I am new to lambda calculus and definability theory, and I am trying to clarify my understanding of the relationship among the following concepts:
- An element $a$ in the domain of a type $A_\sigma$ is $\lambda$-definable if it is the denotation of a closed lambda-term
- A subset $X$ is definable, in the model-theoretic sense, if it is the denotation of some formulas in the background language
- Let $L^+$ be an extension of a ground langauge $L$ with a new signature term $r$. We say $r$ is explicitly definable in $L$ if it is extensionally equivalent to a formula in $L$, i.e.~there is $\varphi(x)$ in $L$ such that $\forall x(r(x)\leftrightarrow \varphi(x))$ (if $r$ is a constant, then $r(x)$ stands for $x=r$).
- The axiom of restricted comprehension/specification says, roughly, for every formula and a given set, there is a subset of that set specified by that formula.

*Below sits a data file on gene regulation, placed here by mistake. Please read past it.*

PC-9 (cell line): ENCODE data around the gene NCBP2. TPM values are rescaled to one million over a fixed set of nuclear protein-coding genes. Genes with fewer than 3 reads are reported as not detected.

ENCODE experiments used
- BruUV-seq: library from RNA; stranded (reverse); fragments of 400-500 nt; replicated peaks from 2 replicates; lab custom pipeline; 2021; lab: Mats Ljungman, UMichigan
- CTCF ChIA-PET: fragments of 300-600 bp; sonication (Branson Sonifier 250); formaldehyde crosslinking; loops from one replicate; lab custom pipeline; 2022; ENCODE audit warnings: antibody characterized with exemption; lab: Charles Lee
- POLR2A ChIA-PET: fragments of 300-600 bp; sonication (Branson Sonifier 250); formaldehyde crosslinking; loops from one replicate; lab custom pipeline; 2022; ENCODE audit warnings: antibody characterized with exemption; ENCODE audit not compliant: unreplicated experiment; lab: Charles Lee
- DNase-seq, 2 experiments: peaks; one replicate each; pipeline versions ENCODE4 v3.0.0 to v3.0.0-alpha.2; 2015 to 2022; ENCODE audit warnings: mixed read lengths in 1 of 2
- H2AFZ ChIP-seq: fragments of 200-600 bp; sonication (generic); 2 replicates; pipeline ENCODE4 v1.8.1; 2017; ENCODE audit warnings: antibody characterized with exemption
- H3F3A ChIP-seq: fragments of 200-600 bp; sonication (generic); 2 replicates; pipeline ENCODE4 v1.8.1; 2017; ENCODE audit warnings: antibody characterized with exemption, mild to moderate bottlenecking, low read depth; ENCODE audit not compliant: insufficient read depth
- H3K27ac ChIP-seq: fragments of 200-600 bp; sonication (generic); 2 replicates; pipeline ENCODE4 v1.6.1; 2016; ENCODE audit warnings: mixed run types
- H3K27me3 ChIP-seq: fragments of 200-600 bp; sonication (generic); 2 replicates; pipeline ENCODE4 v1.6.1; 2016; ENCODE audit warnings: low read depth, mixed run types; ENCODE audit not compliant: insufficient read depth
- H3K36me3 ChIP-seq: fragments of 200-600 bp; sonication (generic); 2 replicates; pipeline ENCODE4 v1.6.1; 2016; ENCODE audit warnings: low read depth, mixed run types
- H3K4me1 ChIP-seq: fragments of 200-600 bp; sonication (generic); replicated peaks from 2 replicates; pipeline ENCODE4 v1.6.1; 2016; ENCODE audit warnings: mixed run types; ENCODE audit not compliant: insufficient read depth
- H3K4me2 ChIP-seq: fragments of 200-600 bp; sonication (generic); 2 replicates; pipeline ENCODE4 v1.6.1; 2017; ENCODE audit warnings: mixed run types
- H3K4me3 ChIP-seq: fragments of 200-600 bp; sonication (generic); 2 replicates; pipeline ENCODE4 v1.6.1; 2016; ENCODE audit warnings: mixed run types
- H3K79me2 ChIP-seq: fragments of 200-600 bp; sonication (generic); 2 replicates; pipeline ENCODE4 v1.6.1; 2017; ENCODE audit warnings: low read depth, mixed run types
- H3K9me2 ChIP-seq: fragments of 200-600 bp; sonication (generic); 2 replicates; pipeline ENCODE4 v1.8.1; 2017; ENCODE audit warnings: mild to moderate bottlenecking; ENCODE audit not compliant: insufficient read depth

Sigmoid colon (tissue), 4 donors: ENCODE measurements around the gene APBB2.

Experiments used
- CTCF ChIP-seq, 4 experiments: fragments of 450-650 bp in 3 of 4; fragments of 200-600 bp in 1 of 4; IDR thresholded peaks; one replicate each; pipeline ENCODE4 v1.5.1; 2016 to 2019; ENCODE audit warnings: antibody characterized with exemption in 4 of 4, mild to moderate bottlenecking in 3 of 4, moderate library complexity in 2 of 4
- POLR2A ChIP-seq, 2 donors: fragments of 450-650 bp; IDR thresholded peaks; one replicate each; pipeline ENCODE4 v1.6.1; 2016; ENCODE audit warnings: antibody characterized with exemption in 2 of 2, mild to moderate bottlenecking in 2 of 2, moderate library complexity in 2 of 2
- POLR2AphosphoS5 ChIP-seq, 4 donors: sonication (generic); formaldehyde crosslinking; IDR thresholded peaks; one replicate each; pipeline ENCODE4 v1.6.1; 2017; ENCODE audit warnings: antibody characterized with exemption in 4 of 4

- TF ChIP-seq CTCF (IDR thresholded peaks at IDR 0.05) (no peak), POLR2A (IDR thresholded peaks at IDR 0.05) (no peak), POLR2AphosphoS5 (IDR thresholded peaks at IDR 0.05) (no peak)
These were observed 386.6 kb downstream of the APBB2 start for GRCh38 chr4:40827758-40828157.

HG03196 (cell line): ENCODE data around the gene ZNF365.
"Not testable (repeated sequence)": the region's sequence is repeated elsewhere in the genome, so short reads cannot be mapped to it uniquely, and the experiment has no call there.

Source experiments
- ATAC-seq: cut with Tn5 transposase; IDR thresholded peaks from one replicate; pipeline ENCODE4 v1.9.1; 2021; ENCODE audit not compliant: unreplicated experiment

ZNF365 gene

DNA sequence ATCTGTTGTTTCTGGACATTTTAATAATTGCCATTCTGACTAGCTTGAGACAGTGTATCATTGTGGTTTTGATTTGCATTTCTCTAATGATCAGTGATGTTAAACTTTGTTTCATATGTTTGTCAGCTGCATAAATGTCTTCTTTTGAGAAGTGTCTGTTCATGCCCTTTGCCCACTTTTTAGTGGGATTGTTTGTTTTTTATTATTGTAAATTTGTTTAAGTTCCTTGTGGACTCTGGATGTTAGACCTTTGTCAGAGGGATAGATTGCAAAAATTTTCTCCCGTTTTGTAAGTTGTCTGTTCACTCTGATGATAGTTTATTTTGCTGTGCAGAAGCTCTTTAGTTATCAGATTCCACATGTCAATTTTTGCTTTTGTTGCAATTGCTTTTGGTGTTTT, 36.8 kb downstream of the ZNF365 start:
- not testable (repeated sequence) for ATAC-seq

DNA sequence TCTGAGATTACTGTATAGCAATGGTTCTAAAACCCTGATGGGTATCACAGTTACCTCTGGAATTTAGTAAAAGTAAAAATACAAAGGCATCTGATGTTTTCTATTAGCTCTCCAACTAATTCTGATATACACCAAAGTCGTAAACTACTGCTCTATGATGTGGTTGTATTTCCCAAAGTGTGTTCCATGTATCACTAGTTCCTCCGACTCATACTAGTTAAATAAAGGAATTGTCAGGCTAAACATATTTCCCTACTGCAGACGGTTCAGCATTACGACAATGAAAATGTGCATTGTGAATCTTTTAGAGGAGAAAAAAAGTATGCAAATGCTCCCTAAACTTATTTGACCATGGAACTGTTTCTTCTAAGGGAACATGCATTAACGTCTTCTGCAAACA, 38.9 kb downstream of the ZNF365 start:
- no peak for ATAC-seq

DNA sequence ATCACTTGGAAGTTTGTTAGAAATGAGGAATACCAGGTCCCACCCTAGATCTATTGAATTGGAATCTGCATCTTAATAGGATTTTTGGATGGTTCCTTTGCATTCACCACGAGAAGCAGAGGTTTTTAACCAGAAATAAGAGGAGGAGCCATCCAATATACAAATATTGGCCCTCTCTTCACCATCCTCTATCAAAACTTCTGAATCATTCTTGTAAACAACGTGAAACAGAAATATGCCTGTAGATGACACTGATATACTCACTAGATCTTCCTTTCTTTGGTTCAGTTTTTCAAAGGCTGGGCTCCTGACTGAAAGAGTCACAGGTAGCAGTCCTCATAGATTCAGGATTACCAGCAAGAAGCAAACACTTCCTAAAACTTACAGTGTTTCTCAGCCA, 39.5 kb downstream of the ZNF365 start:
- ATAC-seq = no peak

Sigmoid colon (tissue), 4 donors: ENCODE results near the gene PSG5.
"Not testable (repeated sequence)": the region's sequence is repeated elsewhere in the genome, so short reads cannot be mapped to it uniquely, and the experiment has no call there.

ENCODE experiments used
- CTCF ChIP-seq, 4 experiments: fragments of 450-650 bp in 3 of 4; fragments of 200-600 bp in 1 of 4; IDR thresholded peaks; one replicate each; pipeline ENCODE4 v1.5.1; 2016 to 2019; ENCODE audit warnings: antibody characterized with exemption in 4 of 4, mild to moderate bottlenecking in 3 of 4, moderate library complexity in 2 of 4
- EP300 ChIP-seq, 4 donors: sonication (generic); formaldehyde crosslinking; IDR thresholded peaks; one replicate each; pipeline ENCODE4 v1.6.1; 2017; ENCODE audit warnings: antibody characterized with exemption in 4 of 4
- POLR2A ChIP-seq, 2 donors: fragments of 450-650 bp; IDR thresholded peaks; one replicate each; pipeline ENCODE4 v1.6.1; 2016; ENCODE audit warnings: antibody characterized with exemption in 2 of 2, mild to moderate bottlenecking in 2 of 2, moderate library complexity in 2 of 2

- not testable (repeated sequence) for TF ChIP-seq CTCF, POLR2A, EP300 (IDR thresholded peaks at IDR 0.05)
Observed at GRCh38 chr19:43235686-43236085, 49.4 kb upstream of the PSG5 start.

Is it right to think that 1. comprehension and $\lambda$-definability are inversions of each other: the former says, given a description there is a denotation of that description, whereas the latter asks, given a term is it denotated by some description (I have also read somewhere that $\lambda$-abstraction is tantamount to comprehension principles-is it correct?) 2. model-theoretic explicit definability and $\lambda$-definability are largely orthogonal to each other. The former is strictly a question about the relative expressiveness of two languagues, whereas the latter concerns the syntax-semantic interface. On this note, I am also wondering if there has been any work on the relationship between explicit definability in the model-theoretic sense, and definability by $\lambda$-abstraction. For instance, assuming $\beta$-conversion, if $X\equiv\lambda x:\sigma. \varphi(x)$, then $\varphi(x)$ is automatically an explicit definition for $X$ (assuming, of course that we have $\forall^\sigma$ in our language). But we also know that explicit and implicit definability come apart in higher-order logic. Is there a precise definition of implicit definability in type-theoretic terms?
Many thanks in advance.